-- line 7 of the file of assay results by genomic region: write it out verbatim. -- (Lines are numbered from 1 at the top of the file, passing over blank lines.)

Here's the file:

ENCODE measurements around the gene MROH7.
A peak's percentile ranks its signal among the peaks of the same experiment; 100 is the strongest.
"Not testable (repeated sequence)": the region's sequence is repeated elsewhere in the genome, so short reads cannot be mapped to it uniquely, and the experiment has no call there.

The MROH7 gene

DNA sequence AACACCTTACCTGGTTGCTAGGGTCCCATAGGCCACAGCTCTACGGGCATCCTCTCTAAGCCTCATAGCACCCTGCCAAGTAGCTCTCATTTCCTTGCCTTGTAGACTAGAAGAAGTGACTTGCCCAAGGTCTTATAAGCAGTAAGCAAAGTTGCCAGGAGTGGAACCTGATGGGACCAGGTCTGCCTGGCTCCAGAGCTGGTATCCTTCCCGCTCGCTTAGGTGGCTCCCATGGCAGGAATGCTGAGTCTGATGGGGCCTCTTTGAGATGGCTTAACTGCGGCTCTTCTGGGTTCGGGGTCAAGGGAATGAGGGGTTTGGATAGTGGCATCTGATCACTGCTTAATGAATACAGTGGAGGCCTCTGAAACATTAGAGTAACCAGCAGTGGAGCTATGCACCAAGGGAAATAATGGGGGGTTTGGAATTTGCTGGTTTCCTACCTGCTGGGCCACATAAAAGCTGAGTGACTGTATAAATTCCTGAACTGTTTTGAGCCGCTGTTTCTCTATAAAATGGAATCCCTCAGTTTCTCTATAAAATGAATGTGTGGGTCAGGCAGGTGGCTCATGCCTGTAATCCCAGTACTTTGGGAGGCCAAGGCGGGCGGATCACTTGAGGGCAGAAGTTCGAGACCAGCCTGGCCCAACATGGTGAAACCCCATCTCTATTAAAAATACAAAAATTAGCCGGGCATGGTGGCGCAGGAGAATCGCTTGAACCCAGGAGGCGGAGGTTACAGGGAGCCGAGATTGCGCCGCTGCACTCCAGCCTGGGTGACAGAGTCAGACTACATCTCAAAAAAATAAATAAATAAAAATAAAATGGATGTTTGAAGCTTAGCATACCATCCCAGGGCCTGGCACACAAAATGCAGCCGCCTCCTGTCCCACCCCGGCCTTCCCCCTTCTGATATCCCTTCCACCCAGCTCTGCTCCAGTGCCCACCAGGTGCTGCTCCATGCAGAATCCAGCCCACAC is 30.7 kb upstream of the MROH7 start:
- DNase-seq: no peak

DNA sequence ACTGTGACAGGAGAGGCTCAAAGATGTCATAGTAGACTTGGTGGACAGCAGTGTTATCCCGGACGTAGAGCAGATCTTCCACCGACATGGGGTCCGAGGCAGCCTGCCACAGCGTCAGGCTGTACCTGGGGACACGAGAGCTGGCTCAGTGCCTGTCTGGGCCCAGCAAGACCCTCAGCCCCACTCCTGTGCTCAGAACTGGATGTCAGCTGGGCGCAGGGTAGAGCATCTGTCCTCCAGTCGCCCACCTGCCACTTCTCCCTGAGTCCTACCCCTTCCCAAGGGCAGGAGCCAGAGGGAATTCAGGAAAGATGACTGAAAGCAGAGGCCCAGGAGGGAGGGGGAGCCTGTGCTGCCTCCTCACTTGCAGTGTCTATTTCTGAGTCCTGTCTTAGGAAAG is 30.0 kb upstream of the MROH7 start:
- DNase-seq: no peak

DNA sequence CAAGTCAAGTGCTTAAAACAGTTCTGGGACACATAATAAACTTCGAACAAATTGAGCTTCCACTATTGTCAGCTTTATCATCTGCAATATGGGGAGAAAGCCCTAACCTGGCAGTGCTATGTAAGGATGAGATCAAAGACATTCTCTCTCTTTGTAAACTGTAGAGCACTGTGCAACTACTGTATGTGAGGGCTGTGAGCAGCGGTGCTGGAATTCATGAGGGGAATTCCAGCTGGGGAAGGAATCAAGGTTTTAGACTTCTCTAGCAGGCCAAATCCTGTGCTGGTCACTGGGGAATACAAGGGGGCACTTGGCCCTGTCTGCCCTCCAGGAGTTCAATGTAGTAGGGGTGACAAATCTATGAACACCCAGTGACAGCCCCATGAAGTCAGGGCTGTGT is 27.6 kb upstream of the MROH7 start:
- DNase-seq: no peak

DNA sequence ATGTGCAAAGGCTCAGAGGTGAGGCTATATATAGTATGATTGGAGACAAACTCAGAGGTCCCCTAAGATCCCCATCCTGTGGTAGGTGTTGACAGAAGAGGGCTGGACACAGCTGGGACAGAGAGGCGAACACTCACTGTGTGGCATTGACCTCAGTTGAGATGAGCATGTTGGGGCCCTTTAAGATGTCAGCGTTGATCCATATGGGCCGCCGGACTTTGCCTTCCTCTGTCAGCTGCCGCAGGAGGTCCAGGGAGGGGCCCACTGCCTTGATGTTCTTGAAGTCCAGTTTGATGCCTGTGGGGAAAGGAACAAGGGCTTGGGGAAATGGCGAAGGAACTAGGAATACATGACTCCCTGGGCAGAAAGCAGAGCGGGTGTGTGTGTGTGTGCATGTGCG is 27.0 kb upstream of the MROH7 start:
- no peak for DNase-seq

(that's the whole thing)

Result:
DNA sequence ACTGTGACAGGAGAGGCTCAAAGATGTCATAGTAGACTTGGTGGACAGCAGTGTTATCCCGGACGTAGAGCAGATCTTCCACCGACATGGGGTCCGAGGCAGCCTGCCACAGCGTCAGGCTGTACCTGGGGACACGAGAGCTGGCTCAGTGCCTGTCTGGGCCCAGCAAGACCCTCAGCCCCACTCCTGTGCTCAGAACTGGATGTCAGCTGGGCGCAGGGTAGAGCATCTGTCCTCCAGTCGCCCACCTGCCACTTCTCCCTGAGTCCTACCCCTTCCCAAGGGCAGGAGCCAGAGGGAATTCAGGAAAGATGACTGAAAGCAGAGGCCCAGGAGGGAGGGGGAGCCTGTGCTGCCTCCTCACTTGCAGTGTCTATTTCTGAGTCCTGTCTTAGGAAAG is 30.0 kb upstream of the MROH7 start: